I would be a good idea to vary their ages by about 6 months to keep them from all molting at the same time.
     
    Last edited: Dec 7, 2012
  5. wlbaker3

    wlbaker3 Out Of The Brooder

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    We have found with 6 hens (Rhode Island Reds) we average about 5 eggs a day, at least from spring through late fall. Perhaps a few less over the winter.
     
  6. BluebonnetTx

    BluebonnetTx New Egg

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    Ok, thank you for the advice about the ages, that makes sense. I was also looking on this site to see if I could mix breeds, so that is helpful! I think from what I have read, I might try Americanas (not sure if I spelled that correctly...), and then maybe another breed. Also, if I have heard this correctly, I should get a rooster to help the hens lay more eggs? I think I might start with around 5 hens, so should I just get one rooster?
    One more question... I want to be able to let them run around when I'm home (I have about 20 acres), and pen them up at night from predators. Do they instinctively stay close to the coop, or should I keep them in the coop and feed them in there and then let them out to roam around after a week or so?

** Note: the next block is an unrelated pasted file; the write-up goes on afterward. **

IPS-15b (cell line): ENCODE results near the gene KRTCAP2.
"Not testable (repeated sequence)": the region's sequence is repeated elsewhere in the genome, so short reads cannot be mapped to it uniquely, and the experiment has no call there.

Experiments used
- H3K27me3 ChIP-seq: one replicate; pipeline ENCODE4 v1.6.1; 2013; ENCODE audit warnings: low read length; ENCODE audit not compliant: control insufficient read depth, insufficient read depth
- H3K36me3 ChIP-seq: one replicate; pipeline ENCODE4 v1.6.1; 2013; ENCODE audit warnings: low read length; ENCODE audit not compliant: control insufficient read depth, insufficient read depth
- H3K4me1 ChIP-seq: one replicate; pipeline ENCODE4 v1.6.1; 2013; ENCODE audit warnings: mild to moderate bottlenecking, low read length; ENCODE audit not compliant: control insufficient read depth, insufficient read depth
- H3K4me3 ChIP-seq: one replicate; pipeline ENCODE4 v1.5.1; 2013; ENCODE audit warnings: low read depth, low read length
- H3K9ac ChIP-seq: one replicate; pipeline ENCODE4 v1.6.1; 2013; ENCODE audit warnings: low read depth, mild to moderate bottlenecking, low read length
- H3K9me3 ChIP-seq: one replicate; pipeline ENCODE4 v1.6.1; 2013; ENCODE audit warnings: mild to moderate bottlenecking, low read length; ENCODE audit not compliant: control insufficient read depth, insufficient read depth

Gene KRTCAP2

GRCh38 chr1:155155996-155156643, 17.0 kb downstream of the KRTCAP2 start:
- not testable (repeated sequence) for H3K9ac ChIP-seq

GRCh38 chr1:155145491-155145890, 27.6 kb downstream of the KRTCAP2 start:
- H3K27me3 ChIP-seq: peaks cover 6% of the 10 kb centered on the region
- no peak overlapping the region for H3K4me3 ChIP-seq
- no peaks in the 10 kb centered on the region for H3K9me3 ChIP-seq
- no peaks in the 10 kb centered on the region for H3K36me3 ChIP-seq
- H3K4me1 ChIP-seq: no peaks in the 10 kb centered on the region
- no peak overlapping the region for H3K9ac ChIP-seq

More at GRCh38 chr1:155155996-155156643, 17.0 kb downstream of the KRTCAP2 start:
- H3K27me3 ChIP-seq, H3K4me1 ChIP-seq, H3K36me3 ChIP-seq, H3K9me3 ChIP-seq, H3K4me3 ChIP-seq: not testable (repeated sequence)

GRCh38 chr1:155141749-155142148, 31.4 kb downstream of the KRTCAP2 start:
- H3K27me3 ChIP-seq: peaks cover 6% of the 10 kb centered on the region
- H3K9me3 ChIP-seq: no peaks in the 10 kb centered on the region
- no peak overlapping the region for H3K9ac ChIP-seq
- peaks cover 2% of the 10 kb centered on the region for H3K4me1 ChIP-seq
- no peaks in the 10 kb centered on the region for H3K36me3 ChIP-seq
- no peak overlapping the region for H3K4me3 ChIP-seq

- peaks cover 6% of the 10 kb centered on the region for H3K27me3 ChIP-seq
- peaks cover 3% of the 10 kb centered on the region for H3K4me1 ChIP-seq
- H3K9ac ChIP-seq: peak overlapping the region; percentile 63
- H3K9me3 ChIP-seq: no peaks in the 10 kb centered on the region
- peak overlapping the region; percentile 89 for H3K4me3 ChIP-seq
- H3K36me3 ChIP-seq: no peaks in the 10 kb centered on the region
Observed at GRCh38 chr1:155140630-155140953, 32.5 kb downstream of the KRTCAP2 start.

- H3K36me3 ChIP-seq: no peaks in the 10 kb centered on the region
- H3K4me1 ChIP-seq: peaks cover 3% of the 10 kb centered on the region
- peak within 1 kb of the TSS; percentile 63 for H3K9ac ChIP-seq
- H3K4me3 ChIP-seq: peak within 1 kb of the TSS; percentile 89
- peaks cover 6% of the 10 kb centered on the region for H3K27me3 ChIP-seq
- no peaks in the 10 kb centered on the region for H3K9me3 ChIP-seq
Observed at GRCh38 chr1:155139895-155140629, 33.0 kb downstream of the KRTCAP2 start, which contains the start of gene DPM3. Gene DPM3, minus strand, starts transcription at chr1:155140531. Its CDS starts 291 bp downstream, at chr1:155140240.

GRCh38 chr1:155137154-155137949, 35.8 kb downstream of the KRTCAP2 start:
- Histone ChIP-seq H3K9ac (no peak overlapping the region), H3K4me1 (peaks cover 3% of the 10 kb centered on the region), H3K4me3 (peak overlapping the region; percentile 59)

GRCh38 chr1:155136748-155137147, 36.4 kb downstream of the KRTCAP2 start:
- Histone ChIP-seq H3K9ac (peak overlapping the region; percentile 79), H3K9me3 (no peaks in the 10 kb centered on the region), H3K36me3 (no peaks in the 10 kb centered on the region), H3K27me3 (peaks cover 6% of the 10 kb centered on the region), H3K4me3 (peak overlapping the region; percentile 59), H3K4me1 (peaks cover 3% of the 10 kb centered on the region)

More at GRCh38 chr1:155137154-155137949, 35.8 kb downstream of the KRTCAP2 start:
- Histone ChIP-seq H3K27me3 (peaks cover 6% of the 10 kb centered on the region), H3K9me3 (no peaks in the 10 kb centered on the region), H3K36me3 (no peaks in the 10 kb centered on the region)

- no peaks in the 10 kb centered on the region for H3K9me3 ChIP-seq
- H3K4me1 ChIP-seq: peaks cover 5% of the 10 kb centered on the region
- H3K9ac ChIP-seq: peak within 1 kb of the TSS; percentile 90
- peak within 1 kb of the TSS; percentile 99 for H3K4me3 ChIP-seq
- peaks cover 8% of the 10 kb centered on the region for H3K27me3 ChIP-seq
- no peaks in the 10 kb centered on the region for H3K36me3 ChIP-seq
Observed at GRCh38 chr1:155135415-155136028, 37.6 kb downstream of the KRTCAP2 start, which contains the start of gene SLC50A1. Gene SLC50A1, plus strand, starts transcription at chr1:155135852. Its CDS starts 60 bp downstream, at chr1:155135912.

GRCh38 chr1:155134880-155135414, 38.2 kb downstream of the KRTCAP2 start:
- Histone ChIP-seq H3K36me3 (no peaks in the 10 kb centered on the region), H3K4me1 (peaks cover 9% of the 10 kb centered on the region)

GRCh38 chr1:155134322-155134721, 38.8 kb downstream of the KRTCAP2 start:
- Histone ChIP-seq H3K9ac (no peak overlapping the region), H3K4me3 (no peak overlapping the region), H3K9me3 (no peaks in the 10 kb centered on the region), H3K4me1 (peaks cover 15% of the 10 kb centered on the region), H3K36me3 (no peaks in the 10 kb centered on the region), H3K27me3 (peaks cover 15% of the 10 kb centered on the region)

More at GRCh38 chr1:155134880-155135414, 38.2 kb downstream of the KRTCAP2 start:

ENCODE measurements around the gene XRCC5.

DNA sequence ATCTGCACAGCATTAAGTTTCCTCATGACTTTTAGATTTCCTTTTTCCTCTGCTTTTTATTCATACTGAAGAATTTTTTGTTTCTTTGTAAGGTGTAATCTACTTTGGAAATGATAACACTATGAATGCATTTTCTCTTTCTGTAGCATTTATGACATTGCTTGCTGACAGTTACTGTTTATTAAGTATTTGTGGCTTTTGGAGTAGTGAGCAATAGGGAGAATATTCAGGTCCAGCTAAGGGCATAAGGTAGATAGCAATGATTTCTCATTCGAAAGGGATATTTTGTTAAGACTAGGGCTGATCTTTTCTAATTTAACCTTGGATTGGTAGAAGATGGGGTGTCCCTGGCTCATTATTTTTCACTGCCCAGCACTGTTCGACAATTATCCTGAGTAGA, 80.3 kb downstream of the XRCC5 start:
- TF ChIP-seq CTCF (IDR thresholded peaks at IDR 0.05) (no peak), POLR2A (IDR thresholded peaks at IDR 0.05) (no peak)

Ok, this will be the last question... (I promise I read the intro to chickens, I just couldn't find this answer or I was looking in the wrong spot). What time of day do the chickens lay their eggs? If they roam around during the day, will I have to worry about them laying their eggs on my deck and front lawn?

    Thanks again for the help!
     
  7. sumi

    sumi Égalité Staff Member

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    No, the only difference roosters make is that the hens lay fertile eggs. Roosters are great to have around, especially if you plan on free ranging them. They keep an eye out for the flock and warn them if there's danger, like predators.
    You should keep them in the coop for at least a week at first, to let them know where "home" is. After a week you can let them out, but they will probably stick around close to the coop at first. Later on they may get brave and wander quite far.
    There isn't a specific time of the day when hens prefer to lay. Some prefer mornings and others afternoons. Mine laid most of their eggs in the mornings and after I let them out at midday the late layers usually came back to the coop to lay.
     
  8. BluebonnetTx

    BluebonnetTx New Egg

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    Ok great! That's good to know they usually come back to the coop to lay eggs.
     
  9. oolyboolu

    oolyboolu Chillin' With My Peeps

    Hey :) tx for asking these questions and big tx to those who answered!! I also wondered about what's best to start with (kinda knew I couldn't handle chickies just yet), and if the chickens came back around to the coop at night.
    Good luck!